The Theatre of Marcellus is an ancient theater in Rome, built at the behest of Julius Caesar in the southern area of Campo Marzio, between the Tiber River and the Campidoglio.
Julius Caesar wanted a theater to rival the one built in Campo Marzio by Pompey. For this purpose, a large area was expropriated, and many buildings were demolished. At the death of Caesar, only the foundations had been laid, and the work was resumed by Augustus, who raised a building larger than originally planned.
The first use of the building for performances dates back to the year 17 BC. In 13 BC, the theatre was officially inaugurated, and dedicated to Marcus Claudius Marcellus, the nephew of Augustus.
A first restoration of the theatre took place under Vespasian, in the first century AD, and other restorations were made under Severus Alexander, in the third century.
In medieval times, the area was gradually occupied by small buildings and the theatre was turned into a fortified castle.
The original height of the building was approximately 32.60 meters, while its diameter was about 111 meters, and it could hold up to 20,000 spectators.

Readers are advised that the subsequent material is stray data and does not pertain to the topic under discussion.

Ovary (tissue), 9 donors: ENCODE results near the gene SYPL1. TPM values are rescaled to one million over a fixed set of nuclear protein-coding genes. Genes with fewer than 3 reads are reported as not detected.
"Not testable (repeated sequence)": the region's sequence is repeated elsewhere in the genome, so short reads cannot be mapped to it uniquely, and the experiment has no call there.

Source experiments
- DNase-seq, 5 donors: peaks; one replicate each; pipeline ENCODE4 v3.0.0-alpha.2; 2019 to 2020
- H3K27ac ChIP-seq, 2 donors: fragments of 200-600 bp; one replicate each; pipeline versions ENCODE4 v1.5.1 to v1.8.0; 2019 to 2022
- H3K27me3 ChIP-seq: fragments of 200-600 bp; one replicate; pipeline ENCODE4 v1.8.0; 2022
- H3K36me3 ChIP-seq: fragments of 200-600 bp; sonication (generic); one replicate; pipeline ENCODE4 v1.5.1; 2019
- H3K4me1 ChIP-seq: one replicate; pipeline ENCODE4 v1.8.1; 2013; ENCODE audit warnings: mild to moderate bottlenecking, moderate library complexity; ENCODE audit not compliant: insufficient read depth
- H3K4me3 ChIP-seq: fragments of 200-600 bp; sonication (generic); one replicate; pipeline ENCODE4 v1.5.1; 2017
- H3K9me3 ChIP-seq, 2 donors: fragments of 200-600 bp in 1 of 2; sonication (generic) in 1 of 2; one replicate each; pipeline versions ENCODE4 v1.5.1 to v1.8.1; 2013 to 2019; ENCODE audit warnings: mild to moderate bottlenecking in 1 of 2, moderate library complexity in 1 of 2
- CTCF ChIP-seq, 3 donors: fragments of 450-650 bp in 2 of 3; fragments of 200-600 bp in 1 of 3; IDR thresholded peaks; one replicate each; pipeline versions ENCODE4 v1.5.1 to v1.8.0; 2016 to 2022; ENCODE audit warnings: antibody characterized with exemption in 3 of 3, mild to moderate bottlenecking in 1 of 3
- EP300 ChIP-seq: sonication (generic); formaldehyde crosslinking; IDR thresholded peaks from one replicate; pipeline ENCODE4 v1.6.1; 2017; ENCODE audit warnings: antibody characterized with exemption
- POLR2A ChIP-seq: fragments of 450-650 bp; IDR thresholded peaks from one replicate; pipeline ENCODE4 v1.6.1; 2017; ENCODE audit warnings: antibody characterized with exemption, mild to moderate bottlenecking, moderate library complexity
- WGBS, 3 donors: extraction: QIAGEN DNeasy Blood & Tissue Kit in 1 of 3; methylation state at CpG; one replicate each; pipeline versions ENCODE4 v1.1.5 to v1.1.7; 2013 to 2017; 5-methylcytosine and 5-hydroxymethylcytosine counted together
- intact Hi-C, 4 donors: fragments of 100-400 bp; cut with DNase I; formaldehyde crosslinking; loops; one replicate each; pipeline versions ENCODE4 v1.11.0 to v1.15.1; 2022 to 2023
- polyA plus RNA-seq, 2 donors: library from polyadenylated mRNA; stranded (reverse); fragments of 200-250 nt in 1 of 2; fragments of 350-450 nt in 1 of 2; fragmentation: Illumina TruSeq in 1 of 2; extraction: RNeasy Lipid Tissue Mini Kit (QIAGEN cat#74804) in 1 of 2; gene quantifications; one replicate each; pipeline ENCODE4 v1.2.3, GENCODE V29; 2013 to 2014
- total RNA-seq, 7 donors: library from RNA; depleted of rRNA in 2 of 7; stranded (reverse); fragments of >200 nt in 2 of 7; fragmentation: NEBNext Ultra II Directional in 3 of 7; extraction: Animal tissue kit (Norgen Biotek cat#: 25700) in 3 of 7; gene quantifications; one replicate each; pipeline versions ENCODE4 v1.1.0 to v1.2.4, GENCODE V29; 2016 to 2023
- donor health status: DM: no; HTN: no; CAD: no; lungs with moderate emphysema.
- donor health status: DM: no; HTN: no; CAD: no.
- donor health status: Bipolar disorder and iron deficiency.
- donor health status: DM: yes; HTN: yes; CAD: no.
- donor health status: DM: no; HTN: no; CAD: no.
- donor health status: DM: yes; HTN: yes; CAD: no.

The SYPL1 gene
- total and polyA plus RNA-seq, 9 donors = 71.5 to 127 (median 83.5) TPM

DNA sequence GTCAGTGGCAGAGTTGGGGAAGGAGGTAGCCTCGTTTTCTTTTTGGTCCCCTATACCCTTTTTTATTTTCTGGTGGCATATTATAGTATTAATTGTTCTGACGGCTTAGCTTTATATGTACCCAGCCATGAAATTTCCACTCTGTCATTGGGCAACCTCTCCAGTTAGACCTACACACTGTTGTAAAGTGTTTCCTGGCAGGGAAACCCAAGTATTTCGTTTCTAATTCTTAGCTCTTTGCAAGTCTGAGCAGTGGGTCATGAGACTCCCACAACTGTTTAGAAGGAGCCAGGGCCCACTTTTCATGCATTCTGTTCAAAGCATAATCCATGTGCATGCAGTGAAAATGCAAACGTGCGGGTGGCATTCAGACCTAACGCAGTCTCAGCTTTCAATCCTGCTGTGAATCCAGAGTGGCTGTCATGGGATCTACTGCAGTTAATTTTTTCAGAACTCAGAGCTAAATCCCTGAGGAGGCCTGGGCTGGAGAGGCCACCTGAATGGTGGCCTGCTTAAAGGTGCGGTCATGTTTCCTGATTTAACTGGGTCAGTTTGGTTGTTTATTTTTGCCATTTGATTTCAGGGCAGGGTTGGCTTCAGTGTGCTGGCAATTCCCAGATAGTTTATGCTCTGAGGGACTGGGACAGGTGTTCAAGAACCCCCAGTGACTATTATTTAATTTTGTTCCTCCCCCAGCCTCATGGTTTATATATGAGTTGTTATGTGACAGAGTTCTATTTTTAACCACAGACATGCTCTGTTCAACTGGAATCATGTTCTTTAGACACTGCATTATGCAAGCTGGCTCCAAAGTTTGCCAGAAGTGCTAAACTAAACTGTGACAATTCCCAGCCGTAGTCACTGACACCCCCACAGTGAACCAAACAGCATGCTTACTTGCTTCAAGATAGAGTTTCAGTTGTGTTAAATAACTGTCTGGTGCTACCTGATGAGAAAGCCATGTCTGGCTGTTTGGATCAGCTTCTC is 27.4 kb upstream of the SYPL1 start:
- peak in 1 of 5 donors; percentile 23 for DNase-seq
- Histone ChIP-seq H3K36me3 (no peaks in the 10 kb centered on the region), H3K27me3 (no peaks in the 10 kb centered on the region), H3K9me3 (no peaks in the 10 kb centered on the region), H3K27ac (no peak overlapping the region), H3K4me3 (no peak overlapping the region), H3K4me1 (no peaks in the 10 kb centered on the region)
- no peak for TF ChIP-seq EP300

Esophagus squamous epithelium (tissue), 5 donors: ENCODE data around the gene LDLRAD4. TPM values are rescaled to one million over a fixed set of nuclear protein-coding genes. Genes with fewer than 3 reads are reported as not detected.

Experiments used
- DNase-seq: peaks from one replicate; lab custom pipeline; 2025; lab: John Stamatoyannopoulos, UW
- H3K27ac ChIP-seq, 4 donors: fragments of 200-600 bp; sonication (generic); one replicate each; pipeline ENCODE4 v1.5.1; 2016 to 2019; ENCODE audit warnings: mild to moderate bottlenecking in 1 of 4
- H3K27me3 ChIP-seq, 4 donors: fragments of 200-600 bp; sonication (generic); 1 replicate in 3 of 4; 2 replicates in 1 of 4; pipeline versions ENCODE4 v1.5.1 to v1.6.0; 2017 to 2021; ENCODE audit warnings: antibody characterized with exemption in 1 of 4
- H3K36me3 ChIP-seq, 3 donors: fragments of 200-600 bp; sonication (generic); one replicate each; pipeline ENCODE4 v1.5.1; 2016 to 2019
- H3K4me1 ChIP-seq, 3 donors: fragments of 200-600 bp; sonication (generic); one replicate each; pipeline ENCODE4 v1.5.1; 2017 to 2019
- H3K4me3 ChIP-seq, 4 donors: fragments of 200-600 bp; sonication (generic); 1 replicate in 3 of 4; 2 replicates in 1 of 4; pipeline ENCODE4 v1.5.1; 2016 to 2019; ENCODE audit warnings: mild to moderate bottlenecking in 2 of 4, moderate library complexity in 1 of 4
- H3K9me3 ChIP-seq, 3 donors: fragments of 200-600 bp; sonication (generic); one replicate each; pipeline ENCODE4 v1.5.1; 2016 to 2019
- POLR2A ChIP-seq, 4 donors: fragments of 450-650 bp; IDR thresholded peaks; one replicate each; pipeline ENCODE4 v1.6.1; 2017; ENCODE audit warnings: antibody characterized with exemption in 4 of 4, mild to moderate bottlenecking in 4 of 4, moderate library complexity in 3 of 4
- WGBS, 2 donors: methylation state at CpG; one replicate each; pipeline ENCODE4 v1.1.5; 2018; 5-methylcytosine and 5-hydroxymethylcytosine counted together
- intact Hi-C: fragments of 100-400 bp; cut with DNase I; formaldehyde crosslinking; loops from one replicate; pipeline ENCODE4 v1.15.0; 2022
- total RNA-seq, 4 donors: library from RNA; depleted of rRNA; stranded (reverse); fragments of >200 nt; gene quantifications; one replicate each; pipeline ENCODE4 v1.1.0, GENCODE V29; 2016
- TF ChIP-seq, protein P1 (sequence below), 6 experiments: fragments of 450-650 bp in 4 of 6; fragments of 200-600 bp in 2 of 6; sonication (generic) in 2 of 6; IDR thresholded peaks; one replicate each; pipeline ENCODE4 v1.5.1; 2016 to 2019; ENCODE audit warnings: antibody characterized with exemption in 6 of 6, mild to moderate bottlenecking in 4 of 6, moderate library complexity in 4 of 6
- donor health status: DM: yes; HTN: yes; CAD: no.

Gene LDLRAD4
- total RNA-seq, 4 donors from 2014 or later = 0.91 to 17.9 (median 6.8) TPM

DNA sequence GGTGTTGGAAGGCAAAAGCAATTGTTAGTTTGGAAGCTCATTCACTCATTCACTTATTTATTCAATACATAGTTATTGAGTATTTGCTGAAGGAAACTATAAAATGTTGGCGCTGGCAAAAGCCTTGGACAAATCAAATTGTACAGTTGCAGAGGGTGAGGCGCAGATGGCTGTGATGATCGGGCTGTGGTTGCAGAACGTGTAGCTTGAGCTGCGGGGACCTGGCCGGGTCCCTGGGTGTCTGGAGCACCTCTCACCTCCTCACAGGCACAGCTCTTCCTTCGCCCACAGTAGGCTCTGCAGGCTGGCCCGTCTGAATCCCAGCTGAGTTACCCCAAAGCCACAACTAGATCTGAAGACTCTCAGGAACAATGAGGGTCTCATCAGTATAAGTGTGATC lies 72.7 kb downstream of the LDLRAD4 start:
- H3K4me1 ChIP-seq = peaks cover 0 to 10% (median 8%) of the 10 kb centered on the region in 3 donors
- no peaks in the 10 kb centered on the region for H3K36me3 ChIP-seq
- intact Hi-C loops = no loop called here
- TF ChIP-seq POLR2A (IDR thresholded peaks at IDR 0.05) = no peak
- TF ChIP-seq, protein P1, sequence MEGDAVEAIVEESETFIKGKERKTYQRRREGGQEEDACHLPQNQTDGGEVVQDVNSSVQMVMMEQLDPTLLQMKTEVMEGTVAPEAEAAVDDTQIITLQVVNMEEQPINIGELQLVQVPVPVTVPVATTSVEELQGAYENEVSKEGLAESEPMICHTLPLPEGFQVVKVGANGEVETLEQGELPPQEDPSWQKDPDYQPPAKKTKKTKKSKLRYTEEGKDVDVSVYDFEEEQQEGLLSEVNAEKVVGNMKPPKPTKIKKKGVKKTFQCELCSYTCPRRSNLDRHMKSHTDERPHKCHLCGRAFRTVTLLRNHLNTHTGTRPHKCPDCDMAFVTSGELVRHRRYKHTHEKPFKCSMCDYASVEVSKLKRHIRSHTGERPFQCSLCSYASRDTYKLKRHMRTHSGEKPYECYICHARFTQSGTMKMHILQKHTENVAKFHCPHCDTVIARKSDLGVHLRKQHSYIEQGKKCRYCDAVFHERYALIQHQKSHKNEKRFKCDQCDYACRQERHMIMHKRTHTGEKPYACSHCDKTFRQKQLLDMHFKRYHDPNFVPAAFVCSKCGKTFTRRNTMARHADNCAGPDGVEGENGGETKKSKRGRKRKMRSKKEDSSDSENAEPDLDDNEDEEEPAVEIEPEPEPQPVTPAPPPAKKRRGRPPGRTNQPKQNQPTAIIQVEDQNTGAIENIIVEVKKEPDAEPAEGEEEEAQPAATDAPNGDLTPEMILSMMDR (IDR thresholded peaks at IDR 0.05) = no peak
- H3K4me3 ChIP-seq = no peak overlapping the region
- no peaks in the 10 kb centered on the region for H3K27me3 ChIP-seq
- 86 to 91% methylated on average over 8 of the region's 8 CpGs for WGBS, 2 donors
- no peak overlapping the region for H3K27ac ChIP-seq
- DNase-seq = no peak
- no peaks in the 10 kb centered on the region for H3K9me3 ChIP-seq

The travertine facade has three orders, the two lower ones with the arches framed by an order of Doric semicolumns, with Tuscan capitals and no base. The two lower orders are separated by a band with prominences in correspondence of the semicolumns, which acts as a string course. The attic on the third floor, of which only a few traces remain, appeared instead as a continuous wall and was decorated with Corinthian pilasters.
The cavea (the seating section) was divided into a lower part, an intermediate part, accessible from the second floor, and an upper part, accessible via stairs from the last floor.
HOW TO GET THERE
The closest Metro station is Circo Massimo, about 1.3 kilometers away, on the Metro Line B. The closest bus station is Teatro Marcello/Aracoeli, located about 180 meters away, on the bus Lines 30, 44, 44F, 51, 63, 81, 83, 85, 87, 118, 130F, 160, 170, 628, 715, 716 and 781.